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Clinical features and prenatal risk factors for hypertensive disorders in twin pregnancies

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Published:25th Mar 2020


The aim of this study was to identify the incidence, clinical features, and prenatal risk factors for hypertensive disorders, including gestational hypertension (GH) and pre–eclampsia (PE), in twin pregnancies.

Material and Methods:

We carried out a retrospective cohort study of twin pregnancies managed from the first trimester onward at a single center from 2002 through 2011. We retrospectively evaluated the incidence, severity, time–point onset of GH or PE, as well as maternal and neonatal outcomes. Prenatal risk factors for disease were also analyzed with a multivariable logistic regression model.


Of 742 twin pregnancies, 165 (22%) were diagnosed with GH or PE. Five women developed GH or PE at <32 weeks' gestation (early onset), and the remaining 160 developed them at ≥32 weeks (late onset). Of all 165 cases, 110 women (66.7%) developed their disease during the intrapartum or postpartum period. The significant risk factors associated with developing a hypertensive disorder in a twin pregnancy were primiparity (adjusted odds ratio [aOR]: 1.77; 95% confidence interval [CI]: 1.21–2.61), pregestational high body mass index (aOR 1.35, 95%CI: 1.08–1.70), family history of hypertension (aOR: 1.50; 95%CI: 1.02–2.17) and previous history of GH or PE (aOR 8.85; 95%CI: 2.70–29.0).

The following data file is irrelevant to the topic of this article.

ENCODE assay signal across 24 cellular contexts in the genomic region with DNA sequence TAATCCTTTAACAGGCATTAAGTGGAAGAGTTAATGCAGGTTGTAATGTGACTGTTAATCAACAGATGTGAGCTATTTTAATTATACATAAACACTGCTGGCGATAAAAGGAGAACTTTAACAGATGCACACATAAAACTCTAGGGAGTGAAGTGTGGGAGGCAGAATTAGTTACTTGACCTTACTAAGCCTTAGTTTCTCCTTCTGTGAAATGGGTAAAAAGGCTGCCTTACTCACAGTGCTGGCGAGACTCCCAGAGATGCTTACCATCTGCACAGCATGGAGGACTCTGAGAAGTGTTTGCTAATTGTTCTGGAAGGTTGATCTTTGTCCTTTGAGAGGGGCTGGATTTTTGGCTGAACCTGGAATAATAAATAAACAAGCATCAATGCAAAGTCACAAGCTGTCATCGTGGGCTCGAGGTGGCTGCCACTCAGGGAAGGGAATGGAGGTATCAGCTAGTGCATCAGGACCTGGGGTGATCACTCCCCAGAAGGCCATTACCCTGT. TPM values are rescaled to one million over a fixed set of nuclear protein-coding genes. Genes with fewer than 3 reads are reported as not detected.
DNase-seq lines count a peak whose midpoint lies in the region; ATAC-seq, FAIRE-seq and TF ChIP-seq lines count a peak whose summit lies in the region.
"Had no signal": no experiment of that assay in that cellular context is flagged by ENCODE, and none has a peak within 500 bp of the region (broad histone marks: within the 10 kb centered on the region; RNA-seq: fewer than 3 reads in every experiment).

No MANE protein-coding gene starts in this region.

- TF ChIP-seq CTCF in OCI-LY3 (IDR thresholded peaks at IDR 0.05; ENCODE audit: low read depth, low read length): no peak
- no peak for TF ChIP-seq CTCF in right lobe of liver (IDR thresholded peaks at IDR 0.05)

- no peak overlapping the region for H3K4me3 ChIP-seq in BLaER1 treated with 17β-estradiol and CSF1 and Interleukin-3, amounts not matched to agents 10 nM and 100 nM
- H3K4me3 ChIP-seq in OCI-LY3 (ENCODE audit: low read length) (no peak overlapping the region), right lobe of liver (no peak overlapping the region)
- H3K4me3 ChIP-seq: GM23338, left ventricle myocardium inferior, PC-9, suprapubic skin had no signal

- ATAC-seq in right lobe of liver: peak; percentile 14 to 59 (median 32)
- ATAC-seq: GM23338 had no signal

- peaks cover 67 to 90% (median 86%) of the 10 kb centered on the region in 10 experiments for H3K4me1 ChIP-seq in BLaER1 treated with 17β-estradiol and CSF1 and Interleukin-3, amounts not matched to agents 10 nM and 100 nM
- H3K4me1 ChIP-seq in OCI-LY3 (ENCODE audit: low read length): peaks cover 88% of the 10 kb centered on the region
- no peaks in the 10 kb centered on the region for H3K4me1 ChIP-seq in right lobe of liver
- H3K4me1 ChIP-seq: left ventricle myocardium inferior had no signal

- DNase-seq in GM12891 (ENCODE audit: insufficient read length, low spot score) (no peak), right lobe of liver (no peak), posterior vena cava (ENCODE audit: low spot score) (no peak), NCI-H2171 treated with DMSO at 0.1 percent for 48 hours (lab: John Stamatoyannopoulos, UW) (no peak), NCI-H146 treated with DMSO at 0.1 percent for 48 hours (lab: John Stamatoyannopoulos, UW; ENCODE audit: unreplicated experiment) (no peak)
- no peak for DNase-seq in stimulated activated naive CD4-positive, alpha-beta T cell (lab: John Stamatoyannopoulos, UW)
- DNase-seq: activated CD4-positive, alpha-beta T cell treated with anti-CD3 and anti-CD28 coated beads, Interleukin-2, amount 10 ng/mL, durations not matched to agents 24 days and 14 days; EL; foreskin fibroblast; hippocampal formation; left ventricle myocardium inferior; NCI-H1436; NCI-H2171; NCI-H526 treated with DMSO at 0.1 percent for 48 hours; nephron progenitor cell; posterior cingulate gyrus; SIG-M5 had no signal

One–fifth of the twin pregnancies developed GH or PE. Furthermore, more than half of the patients were diagnosed with the disease during the intrapartum or postpartum period. Significant risk factors for GH or PE in twin pregnancies were primiparity, pregestational body mass index, family history of hypertension, and history of a hypertensive disorder during a previous pregnancy. The significance of monitoring blood pressure after delivery for a twin pregnancy is stressed.

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